Find an offer that works for you and compete smarter, not harder.
Write About Your Views
If you feel strongly about Black Friday, and you begrudge the increasing pressure each year to take part, share this with your audience.
It is becoming more and more apparent recently that people don’t connect with brands as much as they do with people. They want to hear your story, what you stand for and connect with what you do. This will increase the likelihood that the right people will want to buy from you.
There is a huge community of likeminded people that feel the same about Black Friday and big businesses in general. Take our #WeBuySmall Facebook community for example. Within a month, we have had hundreds of people join and participate.
Not everyone is looking to buy cheap. There are people out there that want to support small businesses and are keen to buy your unique products or services that can’t be found anywhere else.
By writing a piece around why you are choosing not to participate in Black Friday, you are instead reaching out to the portion of your audience that can relate to you and will be keen to stand by your decision.
Participate in #WeBuySmall
We previously mentioned our Facebook community #WeBuySmall. We’re on a mission to help independent businesses get found online.
The Facebook group offers the opportunity for buyers to post requests that business owners can respond to directly with ideas and suggestions. This allows for an exchange between real people to happen and connect sellers with conscious buyers.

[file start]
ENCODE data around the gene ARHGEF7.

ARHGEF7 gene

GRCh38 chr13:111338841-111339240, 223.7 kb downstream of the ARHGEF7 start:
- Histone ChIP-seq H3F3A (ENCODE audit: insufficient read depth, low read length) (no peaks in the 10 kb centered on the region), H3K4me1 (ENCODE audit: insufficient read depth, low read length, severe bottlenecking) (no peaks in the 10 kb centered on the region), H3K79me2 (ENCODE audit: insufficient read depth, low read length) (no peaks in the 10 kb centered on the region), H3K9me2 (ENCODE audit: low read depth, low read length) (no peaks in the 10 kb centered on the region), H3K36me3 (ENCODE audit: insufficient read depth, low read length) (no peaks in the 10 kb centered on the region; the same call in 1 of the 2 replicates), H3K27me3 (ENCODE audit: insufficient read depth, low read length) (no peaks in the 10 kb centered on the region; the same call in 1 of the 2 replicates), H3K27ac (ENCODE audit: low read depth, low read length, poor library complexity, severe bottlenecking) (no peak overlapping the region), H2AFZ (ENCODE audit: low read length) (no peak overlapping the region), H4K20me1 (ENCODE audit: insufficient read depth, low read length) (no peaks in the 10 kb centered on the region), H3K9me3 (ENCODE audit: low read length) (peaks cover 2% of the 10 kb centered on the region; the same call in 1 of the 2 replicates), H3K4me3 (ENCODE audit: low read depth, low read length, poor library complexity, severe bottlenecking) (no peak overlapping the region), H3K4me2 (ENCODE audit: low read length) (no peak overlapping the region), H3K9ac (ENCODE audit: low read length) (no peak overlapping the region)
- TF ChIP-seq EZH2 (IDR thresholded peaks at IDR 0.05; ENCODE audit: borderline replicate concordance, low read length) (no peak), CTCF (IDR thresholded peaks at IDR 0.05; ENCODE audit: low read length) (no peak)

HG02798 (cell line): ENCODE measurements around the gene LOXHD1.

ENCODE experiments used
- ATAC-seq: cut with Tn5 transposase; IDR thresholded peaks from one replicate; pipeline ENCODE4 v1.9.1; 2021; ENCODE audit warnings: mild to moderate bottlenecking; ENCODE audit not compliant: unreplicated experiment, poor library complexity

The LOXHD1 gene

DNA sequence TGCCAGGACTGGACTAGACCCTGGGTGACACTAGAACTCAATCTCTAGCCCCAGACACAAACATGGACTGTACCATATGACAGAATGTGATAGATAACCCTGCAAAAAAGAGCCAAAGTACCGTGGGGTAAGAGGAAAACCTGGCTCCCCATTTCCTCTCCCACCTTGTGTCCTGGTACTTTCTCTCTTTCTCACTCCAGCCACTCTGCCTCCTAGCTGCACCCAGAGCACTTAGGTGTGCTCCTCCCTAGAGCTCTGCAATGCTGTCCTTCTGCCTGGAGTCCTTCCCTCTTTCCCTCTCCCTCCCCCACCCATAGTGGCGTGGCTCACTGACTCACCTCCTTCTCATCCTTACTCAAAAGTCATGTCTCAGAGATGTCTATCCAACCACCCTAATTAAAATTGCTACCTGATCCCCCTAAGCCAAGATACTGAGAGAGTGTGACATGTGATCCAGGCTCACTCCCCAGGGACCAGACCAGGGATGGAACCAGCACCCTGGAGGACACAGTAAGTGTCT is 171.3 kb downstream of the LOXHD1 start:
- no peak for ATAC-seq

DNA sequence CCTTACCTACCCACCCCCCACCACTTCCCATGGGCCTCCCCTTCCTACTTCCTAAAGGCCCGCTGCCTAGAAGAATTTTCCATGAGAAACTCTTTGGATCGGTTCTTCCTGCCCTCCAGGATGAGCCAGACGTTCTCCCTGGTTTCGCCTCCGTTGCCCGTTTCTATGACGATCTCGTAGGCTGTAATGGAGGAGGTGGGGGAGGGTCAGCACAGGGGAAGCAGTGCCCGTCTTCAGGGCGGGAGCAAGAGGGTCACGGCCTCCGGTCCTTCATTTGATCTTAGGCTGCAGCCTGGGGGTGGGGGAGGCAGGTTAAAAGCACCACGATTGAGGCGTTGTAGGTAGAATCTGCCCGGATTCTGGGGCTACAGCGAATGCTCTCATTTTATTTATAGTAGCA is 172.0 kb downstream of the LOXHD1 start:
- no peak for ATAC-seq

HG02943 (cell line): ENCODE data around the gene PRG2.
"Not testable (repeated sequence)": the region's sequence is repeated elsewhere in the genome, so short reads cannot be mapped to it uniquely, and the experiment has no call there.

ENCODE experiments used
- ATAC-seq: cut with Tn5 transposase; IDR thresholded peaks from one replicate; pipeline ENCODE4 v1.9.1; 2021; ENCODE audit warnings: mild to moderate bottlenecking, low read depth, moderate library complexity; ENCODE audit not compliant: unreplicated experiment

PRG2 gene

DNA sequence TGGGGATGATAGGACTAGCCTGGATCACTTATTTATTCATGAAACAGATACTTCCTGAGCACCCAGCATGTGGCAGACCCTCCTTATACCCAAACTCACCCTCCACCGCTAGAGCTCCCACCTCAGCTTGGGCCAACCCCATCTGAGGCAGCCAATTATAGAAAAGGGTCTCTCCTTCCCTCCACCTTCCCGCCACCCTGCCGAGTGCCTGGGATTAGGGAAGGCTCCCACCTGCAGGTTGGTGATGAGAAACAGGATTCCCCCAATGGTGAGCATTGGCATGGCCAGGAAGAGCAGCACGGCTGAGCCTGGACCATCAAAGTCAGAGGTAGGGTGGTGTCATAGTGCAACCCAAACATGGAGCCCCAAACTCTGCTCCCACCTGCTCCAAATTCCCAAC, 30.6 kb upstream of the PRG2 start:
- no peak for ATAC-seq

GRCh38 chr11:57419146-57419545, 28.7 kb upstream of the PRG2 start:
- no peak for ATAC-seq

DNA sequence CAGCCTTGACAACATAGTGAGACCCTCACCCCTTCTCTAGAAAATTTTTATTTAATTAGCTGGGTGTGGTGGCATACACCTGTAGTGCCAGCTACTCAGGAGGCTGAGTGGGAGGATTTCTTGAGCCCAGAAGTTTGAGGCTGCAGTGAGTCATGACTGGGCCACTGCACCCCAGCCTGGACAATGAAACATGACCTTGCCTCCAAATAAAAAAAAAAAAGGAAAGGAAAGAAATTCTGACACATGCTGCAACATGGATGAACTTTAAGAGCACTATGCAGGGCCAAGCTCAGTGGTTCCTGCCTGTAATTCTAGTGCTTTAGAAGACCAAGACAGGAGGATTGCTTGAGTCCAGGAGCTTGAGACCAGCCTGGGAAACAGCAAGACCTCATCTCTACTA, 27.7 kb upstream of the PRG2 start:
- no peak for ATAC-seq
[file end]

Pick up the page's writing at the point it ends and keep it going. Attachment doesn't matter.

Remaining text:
In addition to the group, there’s also the opportunity to feature in our Christmas Gift Guides. With the weight of a joint community helping to promote these guides, everyone can benefit from the increased exposure in order to compete with big businesses over Christmas. We intend to add more Gift Guides throughout 2020 as a way to consistently promote members all year round.
Join the #WeBuySmall community here >>
This year, the battle for Christmas sales will largely be fought online with Lockdown in place and concern for venturing out into the high street.
Amazon brought Black Friday to the UK because they knew that the format would work for them, not because it would benefit UK Business as a whole.
Standing apart from the crowd could prove to be your biggest asset in these times. Saying no to the pressure poured on by Amazon and bargain hunters can help you to stand out and find your loyal audience that want to support you.
This is a chance to talk about the real value you offer, more now than ever before. It’s an opportunity to highlight what makes you special and why the price tag associated with your product should not be the defining decision on whether or not to make a purchase and support a small business.
We want to hear your story. Together, we can raise awareness for Small Businesses and urge consumers to make conscientious decisions with their spending this year. Share your thoughts with us in the comments. You can also join the conversation with other small businesses using the hashtags #BoycottBlackFriday and #NoBlackFriday